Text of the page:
Postcolonialism and the Lusophone World


Portuguese is among the ten most widely spoken languages in the world with a number of primary speakers approximately equal to Arabic and Russian. Portuguese is the language of 25 percent of the population of the Southern Hemisphere. It is spoken by nearly 40 percent of the population in countries bordering the southern Atlantic rim region, around which eight metropolitan areas use the language.

The purpose of the Lusoglobe working group is to enhance understanding of cultural texts and dynamics that have resulted from the centuries-long networks of exchange among and beyond Portuguese-speaking regions in Europe, Africa, Asia, and the Americas. The working group is interested in what this inquiry teaches about present-day cultural and political realities in the Lusophone world, as well as the role of Lusophone societies in the global milieu. Issues to be explored include domestic and transnational negotiations between "high" and "low" culture, and the impact of audiovisual culture (e.g., music, television, cinema) and diverse forms of expressive culture (e.g., folklore and folk life, religious and ritual traditions, festival practices) on contemporary national and global politics, economic systems, and discourses of identity.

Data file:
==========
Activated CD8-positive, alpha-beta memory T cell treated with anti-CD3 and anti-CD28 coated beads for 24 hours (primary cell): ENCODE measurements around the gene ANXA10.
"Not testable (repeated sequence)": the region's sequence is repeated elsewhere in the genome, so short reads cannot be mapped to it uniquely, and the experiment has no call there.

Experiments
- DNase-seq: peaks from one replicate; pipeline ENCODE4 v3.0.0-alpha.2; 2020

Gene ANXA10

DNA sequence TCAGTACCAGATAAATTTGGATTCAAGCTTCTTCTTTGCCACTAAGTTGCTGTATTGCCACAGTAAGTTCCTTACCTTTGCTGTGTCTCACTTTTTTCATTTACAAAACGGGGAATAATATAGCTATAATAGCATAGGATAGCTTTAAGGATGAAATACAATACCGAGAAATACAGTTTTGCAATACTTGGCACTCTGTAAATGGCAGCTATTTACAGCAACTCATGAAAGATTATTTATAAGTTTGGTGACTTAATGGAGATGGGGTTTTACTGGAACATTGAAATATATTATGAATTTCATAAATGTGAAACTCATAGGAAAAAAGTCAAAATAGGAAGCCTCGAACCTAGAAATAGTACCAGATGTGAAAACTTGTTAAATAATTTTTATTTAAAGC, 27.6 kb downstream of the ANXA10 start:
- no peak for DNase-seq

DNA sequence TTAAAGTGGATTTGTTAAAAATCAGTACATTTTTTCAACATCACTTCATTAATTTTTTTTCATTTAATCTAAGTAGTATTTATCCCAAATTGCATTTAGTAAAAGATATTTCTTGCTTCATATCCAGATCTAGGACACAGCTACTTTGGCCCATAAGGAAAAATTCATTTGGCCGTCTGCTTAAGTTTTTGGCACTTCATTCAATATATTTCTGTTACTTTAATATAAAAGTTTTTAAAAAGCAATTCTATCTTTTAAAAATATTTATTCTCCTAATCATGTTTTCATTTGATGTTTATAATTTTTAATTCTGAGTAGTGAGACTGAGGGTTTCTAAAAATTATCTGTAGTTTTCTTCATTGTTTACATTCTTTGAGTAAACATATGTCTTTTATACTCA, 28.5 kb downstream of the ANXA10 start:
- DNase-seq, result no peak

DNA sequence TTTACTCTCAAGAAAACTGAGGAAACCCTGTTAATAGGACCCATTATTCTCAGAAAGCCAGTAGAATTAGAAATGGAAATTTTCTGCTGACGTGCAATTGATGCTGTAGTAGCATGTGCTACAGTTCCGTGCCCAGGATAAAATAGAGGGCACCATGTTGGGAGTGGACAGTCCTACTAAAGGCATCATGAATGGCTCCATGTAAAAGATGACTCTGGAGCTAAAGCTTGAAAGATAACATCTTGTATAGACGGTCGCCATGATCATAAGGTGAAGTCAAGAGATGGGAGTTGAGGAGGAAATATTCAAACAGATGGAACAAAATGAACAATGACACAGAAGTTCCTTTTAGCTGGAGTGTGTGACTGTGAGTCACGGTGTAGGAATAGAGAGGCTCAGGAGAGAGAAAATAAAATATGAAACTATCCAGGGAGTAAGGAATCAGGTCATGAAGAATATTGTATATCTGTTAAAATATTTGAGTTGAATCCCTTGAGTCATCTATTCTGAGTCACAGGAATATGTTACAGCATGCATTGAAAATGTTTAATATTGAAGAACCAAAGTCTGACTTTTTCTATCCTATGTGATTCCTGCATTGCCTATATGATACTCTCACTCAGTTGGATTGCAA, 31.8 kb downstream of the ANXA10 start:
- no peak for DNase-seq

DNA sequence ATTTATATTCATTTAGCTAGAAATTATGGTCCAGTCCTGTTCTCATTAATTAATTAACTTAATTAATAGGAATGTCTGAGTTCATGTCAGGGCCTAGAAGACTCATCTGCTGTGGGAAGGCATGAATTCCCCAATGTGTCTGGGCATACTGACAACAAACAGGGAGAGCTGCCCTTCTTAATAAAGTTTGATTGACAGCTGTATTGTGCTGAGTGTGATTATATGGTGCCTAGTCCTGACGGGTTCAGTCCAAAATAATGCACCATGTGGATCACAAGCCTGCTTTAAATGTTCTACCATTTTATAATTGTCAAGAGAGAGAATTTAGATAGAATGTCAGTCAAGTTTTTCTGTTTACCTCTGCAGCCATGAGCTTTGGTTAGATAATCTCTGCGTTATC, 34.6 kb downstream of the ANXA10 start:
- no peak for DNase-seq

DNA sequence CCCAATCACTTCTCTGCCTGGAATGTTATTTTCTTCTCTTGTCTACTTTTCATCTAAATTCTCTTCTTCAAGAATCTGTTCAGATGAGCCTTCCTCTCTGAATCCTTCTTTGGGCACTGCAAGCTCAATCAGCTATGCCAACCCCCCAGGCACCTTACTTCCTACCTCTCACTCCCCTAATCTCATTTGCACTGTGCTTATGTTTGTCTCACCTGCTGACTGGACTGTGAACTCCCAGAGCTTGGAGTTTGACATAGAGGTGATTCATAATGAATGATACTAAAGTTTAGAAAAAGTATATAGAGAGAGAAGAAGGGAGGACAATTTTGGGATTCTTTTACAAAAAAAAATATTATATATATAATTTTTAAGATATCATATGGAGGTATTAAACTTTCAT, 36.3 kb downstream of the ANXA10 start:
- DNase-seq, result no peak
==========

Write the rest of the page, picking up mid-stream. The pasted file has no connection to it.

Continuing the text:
Lusoglobe has been initiated through the support of OSU's Institute for Collaborative Research and Public Humanities. Its activities are co-sponsored by The Department of African American and African Studies, the School of Music, the Department of Theatre, the Center for Folklore Studies, the Department of Spanish and Portuguese, and the Center for Latin American Studies. Richard Gordon and Daniel Avorgbedor are the founders of the program.

Working Group Members:

  • Sarah Brooks (co-chair) – Political Science
  • Lúcia Costigan (co-chair) – Spanish and Portuguese
  • Maureen Ahern – Spanish and Portuguese
  • Stanley Blake – History
  • Richard Gordon – Spanish and Portuguese
  • Bill Horrigan – Curator-at-Large, Wexner Center for the Arts
  • Paul Nini – Industrial, Interior, and Visual Communication Design
  • Pedro Pereira – Spanish and Portuguese
  • Barbara Piperata – Anthropology
  • Laura Podalsky – Spanish and Portuguese
  • Amanda Potter – Educator for Public and University Programs, Wexner Center for the Arts
  • Daniel Reff – Comparative Studies
  • Tanya Saunders – African American and African Studies 
  • Lisa Voigt – Spanish and Portuguese

Archive of Past Activities: